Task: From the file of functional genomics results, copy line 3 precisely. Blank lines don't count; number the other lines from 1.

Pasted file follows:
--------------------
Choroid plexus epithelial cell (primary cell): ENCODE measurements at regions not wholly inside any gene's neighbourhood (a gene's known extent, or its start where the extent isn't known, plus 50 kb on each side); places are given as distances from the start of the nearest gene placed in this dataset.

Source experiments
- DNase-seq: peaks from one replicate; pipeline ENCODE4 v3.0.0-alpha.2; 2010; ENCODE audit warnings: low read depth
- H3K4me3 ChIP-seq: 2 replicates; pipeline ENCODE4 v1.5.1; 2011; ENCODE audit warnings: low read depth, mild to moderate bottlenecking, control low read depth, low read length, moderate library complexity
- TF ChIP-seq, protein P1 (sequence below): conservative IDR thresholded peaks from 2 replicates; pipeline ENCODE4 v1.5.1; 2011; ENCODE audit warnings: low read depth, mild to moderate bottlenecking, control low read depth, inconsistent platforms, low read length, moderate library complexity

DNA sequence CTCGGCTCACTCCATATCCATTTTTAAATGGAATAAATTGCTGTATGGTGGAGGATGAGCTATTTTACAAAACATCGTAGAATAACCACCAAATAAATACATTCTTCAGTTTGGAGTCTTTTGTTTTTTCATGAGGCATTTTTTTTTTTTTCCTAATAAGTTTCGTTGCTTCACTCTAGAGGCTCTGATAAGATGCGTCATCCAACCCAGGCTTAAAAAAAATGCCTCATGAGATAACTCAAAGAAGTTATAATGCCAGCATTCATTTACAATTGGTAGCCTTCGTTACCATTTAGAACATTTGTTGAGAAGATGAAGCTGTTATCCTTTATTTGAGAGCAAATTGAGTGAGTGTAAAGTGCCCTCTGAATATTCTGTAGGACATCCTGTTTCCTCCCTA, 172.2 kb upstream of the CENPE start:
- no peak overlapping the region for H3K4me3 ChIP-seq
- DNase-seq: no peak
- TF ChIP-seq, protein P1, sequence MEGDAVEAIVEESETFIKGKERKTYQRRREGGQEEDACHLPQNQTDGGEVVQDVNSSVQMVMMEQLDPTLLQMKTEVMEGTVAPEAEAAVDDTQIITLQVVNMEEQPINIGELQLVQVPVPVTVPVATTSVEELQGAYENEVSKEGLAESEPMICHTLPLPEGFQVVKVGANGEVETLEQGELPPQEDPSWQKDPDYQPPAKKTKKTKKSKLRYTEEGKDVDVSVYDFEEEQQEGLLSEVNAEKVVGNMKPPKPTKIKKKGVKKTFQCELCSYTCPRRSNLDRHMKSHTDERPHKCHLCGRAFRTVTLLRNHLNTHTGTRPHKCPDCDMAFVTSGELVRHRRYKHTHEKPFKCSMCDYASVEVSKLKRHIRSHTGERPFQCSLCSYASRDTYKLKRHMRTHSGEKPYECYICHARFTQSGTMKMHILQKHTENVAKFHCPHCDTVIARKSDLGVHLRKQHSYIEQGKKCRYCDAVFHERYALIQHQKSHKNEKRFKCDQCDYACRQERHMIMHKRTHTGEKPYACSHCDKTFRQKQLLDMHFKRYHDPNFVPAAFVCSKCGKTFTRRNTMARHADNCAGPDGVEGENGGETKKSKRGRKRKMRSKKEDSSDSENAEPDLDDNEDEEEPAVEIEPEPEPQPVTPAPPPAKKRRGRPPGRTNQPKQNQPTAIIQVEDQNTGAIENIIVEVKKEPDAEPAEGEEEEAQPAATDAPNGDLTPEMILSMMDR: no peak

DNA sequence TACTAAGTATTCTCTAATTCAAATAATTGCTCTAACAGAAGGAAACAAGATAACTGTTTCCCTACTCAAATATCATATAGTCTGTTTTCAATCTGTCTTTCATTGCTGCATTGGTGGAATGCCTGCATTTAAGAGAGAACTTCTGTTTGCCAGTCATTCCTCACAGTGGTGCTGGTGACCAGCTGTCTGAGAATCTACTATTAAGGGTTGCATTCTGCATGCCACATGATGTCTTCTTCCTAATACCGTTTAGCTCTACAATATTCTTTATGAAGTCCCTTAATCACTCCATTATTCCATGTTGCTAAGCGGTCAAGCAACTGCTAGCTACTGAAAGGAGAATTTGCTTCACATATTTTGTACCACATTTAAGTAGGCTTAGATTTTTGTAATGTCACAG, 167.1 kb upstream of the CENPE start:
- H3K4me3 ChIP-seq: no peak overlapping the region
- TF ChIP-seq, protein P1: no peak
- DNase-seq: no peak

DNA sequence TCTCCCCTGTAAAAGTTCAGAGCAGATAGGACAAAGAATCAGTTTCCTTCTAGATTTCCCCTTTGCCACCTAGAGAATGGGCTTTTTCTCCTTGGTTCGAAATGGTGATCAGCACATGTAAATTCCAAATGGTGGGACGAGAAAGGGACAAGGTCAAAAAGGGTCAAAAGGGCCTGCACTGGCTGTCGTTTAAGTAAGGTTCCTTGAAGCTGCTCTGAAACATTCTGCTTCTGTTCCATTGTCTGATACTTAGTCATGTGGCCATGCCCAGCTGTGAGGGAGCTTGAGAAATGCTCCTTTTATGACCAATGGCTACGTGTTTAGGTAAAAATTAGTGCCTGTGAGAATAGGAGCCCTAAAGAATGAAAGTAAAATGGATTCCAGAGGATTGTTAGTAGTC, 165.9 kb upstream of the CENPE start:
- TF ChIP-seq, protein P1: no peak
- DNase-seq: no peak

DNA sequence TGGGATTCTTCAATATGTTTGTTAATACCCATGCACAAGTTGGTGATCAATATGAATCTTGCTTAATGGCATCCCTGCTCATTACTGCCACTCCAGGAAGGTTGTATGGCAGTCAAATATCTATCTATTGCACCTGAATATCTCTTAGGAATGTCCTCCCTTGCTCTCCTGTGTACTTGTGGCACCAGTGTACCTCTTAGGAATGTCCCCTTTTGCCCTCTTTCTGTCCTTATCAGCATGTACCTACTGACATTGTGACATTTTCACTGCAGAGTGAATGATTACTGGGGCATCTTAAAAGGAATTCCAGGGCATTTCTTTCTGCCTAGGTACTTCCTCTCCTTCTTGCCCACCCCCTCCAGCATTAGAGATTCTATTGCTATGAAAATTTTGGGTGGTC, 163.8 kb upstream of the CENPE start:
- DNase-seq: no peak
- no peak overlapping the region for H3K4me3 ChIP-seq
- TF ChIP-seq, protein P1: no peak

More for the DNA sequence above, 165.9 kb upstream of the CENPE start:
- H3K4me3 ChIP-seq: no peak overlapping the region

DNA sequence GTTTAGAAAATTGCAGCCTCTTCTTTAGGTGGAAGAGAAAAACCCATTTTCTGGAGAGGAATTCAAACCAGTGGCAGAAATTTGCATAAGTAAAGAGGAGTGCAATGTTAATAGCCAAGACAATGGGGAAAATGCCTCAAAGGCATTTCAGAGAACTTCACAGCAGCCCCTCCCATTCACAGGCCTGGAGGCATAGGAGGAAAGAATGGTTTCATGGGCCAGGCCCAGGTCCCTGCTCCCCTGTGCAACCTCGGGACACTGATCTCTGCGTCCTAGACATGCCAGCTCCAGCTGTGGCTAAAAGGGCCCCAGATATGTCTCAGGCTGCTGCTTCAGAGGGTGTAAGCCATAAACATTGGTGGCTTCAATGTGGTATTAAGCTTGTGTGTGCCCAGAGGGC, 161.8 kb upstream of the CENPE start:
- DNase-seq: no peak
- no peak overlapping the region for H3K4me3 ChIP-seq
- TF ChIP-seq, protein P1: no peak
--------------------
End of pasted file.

- DNase-seq: peaks from one replicate; pipeline ENCODE4 v3.0.0-alpha.2; 2010; ENCODE audit warnings: low read depth